cameras they fitted. In a trend that is likely to continue, Cosina /
Voigtländer has recently introduced several cameras intended solely to make
use of old lenses. The Bessaflex takes M42 screwmount SLR lenses, the Bessa
R2C takes classic Zeiss Contax rangefinder lenses, and the Bessa R2S takes
classic Nikon rangefinder lenses.
Manufacturability is another design issue that has seen incremental
improvement over the years. Obviously, a product that can be made by
semi-skilled labor in 10 hours is going to sell for a lower price and have
more profitability built in than a similar one that requires highly trained
workers 20 hours to make. Some of this ease of manufacture can be "designed
in" — in the case of a lens, for instance, element edges that
are fatter and have more contact area are likely to be easier to collimate
(align) properly. Lenses with fewer elements and fewer moving groups are
also likely to be easier to make. Complex shapes molded from plastic or
magnesium may be easier to make than the same shape machined out of a billet
of metal. You get the picture.
In the case of cameras, manufacturability has a lot to do with economies of
scale — the number of units of a lens projected to be sold. A
soap manufacturer with a $250,000 high-speed boxing machine is likely to be
more cost-efficient than a soap manufacturer that employs thirty people in a
room boxing the soap by hand, assuming it sells more.
More in a couple...
Well, hmm. I notice this is getting long, and you must be getting tired,
because I am. And I haven't even really begun to cover the subject I started
out to cover, because what's still to come are all the properties of lenses
that photographers, as opposed to designers, engineers, and manufacturers,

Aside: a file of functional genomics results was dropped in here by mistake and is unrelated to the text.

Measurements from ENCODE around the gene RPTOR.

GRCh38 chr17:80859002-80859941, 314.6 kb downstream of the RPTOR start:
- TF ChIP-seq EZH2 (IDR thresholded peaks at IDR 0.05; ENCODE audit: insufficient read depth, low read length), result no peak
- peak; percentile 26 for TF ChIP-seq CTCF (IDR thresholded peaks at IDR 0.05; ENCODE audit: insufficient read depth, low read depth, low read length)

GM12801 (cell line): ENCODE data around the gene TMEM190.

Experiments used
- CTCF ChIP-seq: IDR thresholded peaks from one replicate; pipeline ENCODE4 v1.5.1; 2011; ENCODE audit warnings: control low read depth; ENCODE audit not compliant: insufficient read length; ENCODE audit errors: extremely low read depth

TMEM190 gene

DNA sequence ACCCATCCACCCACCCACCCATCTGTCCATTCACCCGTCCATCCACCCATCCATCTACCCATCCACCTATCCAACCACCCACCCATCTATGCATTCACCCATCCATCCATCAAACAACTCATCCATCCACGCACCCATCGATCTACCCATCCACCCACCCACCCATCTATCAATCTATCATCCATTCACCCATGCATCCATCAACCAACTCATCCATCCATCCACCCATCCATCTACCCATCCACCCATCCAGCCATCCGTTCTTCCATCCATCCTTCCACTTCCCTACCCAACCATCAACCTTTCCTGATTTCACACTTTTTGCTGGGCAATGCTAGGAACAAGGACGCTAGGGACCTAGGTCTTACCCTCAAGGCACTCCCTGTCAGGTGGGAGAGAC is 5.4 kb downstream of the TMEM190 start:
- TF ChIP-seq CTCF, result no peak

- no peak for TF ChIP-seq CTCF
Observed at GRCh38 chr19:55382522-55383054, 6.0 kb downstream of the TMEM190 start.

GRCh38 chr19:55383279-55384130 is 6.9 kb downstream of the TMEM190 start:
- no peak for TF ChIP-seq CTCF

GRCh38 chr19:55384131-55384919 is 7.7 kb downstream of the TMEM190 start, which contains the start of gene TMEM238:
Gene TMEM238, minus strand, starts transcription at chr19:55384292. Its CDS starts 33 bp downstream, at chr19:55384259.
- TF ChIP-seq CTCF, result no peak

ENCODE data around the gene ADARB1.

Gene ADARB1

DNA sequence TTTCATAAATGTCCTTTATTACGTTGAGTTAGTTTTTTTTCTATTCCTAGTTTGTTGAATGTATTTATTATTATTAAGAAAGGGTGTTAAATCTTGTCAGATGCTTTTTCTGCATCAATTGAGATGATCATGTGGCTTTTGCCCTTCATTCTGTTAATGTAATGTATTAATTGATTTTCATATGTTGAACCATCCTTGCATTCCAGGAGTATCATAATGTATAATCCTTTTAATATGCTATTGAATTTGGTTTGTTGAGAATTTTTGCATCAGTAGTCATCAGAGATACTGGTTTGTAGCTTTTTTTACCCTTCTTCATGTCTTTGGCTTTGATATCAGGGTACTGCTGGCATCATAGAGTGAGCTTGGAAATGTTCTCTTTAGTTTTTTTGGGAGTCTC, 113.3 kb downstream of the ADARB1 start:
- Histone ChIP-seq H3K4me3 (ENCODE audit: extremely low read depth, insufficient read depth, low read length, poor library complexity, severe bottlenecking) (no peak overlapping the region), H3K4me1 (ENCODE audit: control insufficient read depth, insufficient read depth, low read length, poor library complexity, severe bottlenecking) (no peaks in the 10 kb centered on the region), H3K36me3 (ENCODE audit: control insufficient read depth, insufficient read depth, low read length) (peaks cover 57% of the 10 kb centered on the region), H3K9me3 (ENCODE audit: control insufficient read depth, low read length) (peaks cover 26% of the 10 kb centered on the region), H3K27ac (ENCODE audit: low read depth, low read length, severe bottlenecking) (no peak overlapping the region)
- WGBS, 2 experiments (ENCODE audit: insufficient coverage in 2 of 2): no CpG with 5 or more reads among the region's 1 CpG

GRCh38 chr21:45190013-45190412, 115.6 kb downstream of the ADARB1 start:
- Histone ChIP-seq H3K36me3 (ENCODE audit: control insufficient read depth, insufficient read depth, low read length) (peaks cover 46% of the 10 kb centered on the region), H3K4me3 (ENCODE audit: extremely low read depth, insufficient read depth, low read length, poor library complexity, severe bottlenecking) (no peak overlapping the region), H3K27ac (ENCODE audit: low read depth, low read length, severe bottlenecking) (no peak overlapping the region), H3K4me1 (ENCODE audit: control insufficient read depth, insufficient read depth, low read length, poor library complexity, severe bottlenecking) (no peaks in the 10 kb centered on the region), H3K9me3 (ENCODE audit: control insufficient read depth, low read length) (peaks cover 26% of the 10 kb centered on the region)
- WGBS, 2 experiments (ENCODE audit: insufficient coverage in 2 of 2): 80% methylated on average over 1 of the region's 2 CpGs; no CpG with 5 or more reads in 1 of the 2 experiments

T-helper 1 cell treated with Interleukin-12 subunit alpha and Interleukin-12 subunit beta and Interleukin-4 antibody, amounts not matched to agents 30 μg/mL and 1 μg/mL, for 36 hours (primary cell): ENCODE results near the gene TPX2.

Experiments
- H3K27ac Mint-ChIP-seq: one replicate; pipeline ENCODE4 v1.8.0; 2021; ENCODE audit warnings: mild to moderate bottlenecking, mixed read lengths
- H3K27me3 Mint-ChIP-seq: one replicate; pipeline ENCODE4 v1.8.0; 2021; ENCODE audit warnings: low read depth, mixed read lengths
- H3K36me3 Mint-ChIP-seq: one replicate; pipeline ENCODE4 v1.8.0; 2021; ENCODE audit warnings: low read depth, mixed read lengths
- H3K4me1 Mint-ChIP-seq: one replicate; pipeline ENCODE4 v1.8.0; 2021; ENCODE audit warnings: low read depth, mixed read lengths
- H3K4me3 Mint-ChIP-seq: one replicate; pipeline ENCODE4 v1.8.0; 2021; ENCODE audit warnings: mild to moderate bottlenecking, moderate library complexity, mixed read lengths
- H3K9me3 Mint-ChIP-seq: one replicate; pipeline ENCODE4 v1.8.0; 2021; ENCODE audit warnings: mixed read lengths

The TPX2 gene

really care about. This will continue two weeks from now. Or maybe, given my
tendency to procrastinate, three.
— Mike Johnston
Every week, I ask people who enjoyed this column to shoot me 53 cents for
it. Of that, 32 cents goes to PayPal, and 21 cents goes to me. You've got to
know I'm not getting rich 21 cents at a time, don't you? So c'mon,
contribute 53 measly cents.
Where else can you get so much for your entertainment half dollar?
Mike Johnston writes and publishes an old-fashioned, entertaining quarterly
ink-on-paper newsletter called The 37th Frame (
www.37thframe.com). He has a
B.F.A. in Photography from the Corcoran College of Art and Design in
Washington, D.C., where he was a student of the late Steve Szabo and of Joe
He was East Coast Editor of Camera & Darkroom magazine from 1988 to 1994 and
Editor-in-Chief of PHOTO Techniques magazine from 1994-2000, where his
editorial column "The 37th Frame" was a popular feature and where he
presented, among other things, a set of three articles on "bokeh" by John
Kennerdell, Oren Grad, and Harold Merklinger that were subsequently widely
discussed among photographers.
His critical and technical writings have appeared in various publications
and newsletters such as The Washington Review and D-Max. A number of his
articles written under the pseudonym "L. T. Gray" (el Tigre) appeared in the
English magazine Darkroom User.